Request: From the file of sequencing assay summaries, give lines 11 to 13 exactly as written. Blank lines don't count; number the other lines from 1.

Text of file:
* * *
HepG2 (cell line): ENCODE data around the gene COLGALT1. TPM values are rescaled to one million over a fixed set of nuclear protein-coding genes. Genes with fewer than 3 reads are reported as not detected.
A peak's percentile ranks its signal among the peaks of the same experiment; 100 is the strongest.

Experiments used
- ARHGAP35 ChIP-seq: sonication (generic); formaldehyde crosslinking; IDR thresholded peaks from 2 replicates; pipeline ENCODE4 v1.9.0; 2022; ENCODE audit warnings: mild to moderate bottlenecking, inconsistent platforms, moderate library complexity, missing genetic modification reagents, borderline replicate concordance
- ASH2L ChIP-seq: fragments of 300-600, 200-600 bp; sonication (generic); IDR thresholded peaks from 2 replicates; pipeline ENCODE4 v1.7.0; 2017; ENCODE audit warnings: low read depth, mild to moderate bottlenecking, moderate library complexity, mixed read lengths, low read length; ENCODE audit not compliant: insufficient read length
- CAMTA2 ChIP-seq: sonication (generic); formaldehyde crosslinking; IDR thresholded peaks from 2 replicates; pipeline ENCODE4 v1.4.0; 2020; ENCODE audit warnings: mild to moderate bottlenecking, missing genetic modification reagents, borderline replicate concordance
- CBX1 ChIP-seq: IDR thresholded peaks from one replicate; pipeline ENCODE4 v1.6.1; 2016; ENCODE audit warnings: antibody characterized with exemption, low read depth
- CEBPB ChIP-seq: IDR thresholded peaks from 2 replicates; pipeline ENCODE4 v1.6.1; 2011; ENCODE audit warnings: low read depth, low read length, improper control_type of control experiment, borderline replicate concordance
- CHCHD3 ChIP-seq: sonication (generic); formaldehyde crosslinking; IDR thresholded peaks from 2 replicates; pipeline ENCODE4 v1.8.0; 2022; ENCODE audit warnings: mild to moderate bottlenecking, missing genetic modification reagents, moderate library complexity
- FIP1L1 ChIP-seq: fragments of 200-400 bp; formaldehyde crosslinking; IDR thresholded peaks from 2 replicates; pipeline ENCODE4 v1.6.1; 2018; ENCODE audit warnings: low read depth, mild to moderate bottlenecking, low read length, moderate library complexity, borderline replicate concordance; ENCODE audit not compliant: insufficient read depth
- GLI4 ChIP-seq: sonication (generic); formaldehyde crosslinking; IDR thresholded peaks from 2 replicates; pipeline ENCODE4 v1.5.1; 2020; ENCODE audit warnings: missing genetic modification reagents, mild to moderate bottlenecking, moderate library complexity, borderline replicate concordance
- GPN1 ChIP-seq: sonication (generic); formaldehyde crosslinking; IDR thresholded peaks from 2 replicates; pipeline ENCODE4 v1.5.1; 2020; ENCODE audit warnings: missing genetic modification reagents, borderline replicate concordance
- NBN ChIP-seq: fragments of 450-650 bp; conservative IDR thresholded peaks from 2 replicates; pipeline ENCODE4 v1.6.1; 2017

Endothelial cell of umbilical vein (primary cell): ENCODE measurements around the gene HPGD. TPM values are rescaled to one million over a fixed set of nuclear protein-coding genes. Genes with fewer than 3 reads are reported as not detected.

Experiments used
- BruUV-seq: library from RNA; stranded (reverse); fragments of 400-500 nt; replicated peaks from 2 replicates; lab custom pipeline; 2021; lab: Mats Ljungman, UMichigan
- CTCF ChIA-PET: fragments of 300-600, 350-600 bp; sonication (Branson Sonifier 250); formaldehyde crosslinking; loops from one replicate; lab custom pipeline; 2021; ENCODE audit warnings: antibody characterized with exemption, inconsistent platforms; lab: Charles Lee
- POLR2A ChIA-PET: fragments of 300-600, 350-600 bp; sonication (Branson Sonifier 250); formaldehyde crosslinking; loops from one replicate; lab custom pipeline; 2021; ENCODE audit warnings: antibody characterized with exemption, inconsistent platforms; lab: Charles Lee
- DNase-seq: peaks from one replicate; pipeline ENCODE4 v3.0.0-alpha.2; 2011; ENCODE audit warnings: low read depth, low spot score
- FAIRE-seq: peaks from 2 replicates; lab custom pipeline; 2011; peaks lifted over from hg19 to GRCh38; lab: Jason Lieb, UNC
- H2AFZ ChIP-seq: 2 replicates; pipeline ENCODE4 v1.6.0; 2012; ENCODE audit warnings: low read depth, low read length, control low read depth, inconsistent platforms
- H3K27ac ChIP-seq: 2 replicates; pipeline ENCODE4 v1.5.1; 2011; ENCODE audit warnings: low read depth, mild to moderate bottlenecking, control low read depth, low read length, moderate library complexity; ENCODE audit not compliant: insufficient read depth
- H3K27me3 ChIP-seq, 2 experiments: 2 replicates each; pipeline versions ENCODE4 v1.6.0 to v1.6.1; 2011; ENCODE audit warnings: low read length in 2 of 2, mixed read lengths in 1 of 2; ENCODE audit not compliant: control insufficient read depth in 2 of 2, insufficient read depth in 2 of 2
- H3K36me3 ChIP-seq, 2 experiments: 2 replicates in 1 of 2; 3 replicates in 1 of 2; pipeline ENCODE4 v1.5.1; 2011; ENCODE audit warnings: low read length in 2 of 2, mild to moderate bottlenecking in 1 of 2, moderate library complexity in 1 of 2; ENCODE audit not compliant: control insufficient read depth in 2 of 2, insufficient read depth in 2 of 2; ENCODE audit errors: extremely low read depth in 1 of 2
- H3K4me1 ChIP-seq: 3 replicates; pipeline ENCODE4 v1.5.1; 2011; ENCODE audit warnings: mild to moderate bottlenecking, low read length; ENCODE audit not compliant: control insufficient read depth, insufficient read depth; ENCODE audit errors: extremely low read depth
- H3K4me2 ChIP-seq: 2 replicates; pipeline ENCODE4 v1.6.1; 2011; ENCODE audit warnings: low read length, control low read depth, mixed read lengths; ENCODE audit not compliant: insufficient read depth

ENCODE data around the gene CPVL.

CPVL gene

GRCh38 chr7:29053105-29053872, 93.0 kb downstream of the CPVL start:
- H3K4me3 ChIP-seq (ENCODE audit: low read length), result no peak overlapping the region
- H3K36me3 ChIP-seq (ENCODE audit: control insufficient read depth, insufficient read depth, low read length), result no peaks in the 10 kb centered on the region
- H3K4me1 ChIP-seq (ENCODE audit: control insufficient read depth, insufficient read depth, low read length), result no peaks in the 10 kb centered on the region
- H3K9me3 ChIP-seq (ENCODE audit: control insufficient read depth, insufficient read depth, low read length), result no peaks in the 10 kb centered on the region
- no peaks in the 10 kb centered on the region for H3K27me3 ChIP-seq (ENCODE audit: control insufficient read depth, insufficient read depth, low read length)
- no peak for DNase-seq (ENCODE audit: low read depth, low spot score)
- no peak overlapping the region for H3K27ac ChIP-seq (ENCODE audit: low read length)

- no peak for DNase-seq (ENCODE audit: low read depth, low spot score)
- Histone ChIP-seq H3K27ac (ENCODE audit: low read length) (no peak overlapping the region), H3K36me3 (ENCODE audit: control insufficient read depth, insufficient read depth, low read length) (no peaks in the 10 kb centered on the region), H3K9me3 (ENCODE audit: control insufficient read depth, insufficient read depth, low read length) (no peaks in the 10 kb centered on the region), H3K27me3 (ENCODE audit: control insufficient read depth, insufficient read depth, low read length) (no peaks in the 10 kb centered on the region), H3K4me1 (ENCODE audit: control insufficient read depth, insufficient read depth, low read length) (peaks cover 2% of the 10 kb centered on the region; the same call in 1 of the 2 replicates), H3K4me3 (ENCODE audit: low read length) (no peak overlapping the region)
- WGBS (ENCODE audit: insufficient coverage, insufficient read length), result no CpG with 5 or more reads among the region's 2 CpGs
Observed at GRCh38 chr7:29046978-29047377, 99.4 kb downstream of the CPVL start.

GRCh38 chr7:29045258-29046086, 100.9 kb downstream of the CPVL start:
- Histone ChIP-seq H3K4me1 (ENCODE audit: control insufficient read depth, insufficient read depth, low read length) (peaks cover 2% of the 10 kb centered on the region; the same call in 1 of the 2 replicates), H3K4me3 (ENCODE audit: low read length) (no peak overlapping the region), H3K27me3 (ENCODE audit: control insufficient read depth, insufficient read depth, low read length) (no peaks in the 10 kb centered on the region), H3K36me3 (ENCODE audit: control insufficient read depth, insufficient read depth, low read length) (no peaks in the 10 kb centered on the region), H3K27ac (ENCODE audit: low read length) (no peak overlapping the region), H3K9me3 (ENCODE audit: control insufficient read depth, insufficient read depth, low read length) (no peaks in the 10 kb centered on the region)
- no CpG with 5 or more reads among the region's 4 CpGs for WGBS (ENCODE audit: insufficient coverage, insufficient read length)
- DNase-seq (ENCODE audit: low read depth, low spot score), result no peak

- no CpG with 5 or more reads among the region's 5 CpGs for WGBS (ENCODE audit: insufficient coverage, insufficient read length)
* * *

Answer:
- GLI4 ChIP-seq: sonication (generic); formaldehyde crosslinking; IDR thresholded peaks from 2 replicates; pipeline ENCODE4 v1.5.1; 2020; ENCODE audit warnings: missing genetic modification reagents, mild to moderate bottlenecking, moderate library complexity, borderline replicate concordance
- GPN1 ChIP-seq: sonication (generic); formaldehyde crosslinking; IDR thresholded peaks from 2 replicates; pipeline ENCODE4 v1.5.1; 2020; ENCODE audit warnings: missing genetic modification reagents, borderline replicate concordance
- NBN ChIP-seq: fragments of 450-650 bp; conservative IDR thresholded peaks from 2 replicates; pipeline ENCODE4 v1.6.1; 2017